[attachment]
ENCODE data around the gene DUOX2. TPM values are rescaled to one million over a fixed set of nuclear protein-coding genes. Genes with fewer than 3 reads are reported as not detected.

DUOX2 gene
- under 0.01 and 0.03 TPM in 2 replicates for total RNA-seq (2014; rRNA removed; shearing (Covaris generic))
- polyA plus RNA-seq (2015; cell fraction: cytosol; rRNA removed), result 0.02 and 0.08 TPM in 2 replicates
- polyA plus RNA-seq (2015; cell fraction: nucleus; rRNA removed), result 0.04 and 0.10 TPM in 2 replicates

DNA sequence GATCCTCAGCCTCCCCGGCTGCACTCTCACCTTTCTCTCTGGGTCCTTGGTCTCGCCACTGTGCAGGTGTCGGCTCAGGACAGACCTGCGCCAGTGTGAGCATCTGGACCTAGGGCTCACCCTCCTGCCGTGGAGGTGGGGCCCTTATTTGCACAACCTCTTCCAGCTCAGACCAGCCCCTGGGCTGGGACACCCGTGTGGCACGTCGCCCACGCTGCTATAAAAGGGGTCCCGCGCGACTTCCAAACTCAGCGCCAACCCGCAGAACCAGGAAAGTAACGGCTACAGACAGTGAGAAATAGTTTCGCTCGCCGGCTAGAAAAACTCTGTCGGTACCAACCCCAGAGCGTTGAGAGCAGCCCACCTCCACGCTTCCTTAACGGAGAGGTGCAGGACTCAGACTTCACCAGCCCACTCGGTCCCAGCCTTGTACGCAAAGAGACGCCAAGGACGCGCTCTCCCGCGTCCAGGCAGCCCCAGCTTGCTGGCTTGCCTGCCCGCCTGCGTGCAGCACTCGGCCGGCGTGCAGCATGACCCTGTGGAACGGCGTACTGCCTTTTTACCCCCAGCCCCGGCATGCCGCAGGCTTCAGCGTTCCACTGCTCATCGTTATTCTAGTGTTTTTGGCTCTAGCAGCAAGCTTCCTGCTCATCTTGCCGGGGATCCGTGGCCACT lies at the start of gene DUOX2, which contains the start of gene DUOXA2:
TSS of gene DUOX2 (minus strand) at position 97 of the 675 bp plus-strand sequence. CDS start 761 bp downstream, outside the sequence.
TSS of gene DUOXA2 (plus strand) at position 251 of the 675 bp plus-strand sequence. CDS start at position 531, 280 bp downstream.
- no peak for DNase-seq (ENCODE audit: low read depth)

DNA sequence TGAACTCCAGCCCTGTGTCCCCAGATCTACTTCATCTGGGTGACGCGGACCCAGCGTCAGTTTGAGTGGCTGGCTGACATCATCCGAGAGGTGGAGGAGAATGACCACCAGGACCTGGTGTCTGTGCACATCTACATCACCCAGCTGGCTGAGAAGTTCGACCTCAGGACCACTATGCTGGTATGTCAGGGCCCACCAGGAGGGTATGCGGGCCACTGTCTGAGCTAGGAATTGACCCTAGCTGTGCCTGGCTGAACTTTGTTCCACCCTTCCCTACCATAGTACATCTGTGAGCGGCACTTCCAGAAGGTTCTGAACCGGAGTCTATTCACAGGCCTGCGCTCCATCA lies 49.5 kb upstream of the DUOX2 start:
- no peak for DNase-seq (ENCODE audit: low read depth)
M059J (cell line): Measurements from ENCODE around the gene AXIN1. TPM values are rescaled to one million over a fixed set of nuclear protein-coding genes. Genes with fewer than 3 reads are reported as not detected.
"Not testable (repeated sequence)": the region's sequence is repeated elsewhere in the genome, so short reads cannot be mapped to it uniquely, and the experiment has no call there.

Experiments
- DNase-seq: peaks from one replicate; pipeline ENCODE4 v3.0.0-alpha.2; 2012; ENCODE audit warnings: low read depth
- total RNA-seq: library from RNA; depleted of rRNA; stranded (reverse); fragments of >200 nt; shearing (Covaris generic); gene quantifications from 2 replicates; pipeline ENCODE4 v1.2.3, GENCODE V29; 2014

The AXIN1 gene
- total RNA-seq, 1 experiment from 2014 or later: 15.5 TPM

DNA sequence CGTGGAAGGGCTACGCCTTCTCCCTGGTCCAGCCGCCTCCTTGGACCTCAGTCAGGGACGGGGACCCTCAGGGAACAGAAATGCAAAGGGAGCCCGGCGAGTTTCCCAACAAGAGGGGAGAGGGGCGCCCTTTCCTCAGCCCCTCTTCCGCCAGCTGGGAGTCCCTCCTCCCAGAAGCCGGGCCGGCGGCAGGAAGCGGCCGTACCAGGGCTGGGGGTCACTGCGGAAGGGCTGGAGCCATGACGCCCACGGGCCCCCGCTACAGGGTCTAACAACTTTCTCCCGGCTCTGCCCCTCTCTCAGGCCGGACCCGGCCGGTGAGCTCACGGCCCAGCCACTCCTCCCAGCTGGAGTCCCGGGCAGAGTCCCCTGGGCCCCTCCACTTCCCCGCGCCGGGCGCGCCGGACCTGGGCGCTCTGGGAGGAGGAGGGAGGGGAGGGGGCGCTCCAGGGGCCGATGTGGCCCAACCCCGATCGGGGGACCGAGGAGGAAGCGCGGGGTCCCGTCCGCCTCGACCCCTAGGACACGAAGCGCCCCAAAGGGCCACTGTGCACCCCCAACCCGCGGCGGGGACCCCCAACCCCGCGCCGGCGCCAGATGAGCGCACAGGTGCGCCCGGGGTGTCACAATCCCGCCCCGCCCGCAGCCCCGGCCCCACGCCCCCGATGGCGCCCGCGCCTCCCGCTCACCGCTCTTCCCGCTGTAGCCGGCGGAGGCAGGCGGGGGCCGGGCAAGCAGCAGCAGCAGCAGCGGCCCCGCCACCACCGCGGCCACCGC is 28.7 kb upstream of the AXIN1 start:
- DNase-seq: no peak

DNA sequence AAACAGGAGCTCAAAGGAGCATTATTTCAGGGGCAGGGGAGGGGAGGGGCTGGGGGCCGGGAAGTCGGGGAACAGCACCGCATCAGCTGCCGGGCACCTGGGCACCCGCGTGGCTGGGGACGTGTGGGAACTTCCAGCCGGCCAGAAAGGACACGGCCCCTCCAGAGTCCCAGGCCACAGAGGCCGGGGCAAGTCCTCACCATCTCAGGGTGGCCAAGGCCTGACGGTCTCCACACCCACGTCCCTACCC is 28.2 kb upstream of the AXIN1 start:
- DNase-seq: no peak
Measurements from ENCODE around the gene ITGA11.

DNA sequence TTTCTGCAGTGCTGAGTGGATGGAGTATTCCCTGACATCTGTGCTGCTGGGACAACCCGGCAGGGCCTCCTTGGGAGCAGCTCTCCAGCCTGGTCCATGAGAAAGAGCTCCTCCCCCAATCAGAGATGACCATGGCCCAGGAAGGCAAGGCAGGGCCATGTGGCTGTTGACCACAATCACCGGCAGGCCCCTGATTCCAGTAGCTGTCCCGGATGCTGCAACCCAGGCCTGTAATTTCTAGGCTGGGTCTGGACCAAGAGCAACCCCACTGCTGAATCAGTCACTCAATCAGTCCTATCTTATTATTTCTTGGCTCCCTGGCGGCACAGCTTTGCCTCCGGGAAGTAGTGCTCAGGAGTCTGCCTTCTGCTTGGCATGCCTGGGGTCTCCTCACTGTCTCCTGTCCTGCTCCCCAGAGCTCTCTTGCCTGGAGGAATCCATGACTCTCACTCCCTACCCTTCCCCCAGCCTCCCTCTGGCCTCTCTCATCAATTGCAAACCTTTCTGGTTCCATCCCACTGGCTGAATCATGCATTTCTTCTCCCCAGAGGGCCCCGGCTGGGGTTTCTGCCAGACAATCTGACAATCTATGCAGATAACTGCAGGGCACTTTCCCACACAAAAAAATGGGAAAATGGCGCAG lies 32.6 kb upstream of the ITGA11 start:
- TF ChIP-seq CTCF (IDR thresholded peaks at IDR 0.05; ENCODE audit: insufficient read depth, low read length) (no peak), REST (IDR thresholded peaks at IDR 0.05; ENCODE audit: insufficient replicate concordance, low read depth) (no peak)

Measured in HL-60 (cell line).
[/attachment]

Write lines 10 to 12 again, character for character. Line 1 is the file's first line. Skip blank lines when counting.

DNA sequence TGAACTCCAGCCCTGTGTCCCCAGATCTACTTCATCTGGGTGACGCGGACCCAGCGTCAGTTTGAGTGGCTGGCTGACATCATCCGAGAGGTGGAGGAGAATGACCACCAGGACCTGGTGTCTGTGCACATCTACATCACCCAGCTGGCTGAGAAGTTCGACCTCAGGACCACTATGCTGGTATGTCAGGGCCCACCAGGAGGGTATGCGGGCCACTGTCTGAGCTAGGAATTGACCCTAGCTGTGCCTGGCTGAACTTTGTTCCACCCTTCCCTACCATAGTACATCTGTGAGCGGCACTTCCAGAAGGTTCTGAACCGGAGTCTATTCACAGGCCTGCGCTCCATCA lies 49.5 kb upstream of the DUOX2 start:
- no peak for DNase-seq (ENCODE audit: low read depth)
M059J (cell line): Measurements from ENCODE around the gene AXIN1. TPM values are rescaled to one million over a fixed set of nuclear protein-coding genes. Genes with fewer than 3 reads are reported as not detected.